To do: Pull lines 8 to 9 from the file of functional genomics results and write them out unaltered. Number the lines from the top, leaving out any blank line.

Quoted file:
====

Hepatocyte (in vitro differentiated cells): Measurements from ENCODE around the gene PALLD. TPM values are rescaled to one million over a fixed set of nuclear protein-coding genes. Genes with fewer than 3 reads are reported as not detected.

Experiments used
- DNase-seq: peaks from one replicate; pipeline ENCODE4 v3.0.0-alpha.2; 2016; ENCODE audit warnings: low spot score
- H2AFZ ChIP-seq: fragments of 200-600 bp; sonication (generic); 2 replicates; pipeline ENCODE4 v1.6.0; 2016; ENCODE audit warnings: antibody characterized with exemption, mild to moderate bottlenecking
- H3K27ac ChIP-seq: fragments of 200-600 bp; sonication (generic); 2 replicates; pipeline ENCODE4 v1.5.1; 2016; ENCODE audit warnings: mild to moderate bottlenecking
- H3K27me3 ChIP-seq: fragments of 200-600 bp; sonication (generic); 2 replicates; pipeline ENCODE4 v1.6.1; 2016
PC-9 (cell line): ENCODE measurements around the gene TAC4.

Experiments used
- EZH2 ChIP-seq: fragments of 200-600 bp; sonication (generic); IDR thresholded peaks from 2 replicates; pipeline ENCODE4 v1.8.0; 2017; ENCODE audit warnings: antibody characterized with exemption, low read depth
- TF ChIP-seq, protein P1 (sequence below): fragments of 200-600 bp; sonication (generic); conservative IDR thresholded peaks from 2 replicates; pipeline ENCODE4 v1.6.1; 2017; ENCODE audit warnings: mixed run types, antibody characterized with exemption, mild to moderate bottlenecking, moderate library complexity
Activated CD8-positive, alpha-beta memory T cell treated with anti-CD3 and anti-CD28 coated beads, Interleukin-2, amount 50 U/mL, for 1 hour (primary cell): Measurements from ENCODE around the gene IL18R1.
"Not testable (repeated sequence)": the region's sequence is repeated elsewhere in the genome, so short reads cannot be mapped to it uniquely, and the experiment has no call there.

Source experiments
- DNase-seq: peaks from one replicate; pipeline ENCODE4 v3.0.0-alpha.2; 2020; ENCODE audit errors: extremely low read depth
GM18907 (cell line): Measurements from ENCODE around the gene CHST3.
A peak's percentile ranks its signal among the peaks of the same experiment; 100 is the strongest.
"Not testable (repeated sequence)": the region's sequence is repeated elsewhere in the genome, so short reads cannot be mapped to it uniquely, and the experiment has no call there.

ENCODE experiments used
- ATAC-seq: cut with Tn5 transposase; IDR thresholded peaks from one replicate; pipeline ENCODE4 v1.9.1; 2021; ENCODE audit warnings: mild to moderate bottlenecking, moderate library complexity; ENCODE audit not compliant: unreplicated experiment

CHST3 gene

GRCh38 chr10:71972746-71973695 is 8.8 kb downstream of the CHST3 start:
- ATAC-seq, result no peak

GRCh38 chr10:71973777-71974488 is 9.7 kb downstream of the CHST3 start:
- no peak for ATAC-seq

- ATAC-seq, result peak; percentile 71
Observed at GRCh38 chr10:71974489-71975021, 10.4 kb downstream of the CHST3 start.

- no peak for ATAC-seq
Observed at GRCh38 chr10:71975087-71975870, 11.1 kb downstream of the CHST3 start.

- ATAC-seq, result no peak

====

Experiments used
- EZH2 ChIP-seq: fragments of 200-600 bp; sonication (generic); IDR thresholded peaks from 2 replicates; pipeline ENCODE4 v1.8.0; 2017; ENCODE audit warnings: antibody characterized with exemption, low read depth